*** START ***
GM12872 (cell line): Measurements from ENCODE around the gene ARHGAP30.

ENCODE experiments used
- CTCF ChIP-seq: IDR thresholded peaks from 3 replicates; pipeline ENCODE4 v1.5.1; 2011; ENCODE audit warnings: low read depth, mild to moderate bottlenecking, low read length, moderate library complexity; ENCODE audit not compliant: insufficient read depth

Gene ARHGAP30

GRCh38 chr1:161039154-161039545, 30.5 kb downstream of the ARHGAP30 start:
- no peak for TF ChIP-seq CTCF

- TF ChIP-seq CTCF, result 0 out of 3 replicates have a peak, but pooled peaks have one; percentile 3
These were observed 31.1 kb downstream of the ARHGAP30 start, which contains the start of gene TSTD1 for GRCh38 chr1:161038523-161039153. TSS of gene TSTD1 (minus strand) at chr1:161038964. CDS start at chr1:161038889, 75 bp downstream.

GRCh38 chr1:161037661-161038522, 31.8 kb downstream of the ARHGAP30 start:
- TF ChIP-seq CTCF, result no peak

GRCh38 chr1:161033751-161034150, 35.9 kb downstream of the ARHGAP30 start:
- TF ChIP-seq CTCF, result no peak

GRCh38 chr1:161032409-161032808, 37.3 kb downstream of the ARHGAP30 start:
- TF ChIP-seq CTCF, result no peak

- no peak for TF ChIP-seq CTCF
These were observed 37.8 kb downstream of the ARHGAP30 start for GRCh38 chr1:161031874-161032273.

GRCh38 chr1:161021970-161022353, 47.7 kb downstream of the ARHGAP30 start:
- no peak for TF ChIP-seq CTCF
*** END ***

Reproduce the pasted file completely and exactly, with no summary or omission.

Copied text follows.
GM12872 (cell line): Measurements from ENCODE around the gene ARHGAP30.

ENCODE experiments used
- CTCF ChIP-seq: IDR thresholded peaks from 3 replicates; pipeline ENCODE4 v1.5.1; 2011; ENCODE audit warnings: low read depth, mild to moderate bottlenecking, low read length, moderate library complexity; ENCODE audit not compliant: insufficient read depth

Gene ARHGAP30

GRCh38 chr1:161039154-161039545, 30.5 kb downstream of the ARHGAP30 start:
- no peak for TF ChIP-seq CTCF

- TF ChIP-seq CTCF, result 0 out of 3 replicates have a peak, but pooled peaks have one; percentile 3
These were observed 31.1 kb downstream of the ARHGAP30 start, which contains the start of gene TSTD1 for GRCh38 chr1:161038523-161039153. TSS of gene TSTD1 (minus strand) at chr1:161038964. CDS start at chr1:161038889, 75 bp downstream.

GRCh38 chr1:161037661-161038522, 31.8 kb downstream of the ARHGAP30 start:
- TF ChIP-seq CTCF, result no peak

GRCh38 chr1:161033751-161034150, 35.9 kb downstream of the ARHGAP30 start:
- TF ChIP-seq CTCF, result no peak

GRCh38 chr1:161032409-161032808, 37.3 kb downstream of the ARHGAP30 start:
- TF ChIP-seq CTCF, result no peak

- no peak for TF ChIP-seq CTCF
These were observed 37.8 kb downstream of the ARHGAP30 start for GRCh38 chr1:161031874-161032273.

GRCh38 chr1:161021970-161022353, 47.7 kb downstream of the ARHGAP30 start:
- no peak for TF ChIP-seq CTCF